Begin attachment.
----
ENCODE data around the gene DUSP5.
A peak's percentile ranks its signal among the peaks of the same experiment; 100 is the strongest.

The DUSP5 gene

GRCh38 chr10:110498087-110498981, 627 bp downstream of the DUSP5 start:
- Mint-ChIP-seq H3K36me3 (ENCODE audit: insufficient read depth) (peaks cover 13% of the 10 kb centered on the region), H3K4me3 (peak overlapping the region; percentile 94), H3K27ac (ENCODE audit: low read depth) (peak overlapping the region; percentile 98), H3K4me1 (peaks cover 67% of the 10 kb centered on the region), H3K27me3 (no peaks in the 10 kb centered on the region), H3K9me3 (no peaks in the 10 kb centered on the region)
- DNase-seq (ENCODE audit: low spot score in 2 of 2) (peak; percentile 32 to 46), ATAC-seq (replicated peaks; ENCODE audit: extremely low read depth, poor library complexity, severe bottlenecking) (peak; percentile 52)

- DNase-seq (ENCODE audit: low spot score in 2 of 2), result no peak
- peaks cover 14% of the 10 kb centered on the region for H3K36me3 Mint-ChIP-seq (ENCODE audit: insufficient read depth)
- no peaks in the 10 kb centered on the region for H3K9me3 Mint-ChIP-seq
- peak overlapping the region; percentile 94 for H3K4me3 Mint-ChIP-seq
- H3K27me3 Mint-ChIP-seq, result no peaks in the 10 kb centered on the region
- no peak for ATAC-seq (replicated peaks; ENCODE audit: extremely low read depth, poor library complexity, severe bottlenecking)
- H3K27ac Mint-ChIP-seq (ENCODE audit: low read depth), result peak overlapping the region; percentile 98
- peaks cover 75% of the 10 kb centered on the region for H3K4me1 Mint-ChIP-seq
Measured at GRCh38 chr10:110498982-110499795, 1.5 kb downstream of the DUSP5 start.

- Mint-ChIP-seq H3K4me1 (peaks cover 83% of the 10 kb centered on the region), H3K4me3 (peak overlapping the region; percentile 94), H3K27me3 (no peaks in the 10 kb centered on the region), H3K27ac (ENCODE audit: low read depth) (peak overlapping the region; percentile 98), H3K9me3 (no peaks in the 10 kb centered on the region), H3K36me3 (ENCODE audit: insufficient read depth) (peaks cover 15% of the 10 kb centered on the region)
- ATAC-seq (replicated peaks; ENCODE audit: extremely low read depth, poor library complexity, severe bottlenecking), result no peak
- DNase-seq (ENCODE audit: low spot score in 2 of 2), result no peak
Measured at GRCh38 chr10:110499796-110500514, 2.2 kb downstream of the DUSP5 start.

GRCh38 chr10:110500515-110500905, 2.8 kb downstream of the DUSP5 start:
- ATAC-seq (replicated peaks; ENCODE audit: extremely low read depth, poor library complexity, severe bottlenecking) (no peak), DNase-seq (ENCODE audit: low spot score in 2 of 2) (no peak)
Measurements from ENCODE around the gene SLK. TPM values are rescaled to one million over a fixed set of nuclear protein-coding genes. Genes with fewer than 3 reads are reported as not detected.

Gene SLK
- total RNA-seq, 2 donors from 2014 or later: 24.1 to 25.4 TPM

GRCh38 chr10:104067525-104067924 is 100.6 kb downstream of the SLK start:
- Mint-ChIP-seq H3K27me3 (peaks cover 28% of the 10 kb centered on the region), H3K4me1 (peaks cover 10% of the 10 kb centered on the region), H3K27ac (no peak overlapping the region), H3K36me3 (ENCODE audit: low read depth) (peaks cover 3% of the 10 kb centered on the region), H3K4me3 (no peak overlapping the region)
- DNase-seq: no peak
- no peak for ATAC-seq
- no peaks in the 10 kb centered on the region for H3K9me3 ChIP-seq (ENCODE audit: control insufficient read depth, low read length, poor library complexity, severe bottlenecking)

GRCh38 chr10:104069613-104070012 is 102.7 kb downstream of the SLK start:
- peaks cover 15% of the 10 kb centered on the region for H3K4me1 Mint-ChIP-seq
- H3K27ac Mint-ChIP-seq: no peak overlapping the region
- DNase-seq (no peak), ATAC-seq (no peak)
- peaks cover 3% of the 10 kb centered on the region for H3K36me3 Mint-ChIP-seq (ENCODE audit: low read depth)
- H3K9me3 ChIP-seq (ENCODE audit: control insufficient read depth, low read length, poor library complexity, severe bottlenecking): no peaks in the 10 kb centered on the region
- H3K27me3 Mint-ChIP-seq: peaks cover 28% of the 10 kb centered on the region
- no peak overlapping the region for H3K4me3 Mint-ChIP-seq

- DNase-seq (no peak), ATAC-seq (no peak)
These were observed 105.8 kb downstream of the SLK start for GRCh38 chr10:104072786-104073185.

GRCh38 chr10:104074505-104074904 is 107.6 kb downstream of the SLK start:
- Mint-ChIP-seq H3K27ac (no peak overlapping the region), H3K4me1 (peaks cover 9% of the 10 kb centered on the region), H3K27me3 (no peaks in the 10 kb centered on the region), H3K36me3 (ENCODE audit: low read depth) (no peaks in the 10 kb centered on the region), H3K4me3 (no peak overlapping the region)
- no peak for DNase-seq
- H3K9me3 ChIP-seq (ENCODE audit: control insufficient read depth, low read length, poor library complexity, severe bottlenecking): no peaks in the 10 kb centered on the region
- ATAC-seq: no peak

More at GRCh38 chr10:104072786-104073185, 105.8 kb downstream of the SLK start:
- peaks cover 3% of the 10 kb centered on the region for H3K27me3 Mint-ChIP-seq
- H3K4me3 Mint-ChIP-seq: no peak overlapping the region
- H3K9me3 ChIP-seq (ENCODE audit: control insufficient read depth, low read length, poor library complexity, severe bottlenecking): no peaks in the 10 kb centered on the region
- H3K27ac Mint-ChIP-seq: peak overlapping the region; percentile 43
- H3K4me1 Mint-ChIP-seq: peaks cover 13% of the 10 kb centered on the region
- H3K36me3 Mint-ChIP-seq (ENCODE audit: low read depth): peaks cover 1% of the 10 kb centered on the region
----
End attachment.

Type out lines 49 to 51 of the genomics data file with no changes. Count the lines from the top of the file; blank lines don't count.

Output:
- H3K27ac Mint-ChIP-seq: peak overlapping the region; percentile 43
- H3K4me1 Mint-ChIP-seq: peaks cover 13% of the 10 kb centered on the region
- H3K36me3 Mint-ChIP-seq (ENCODE audit: low read depth): peaks cover 1% of the 10 kb centered on the region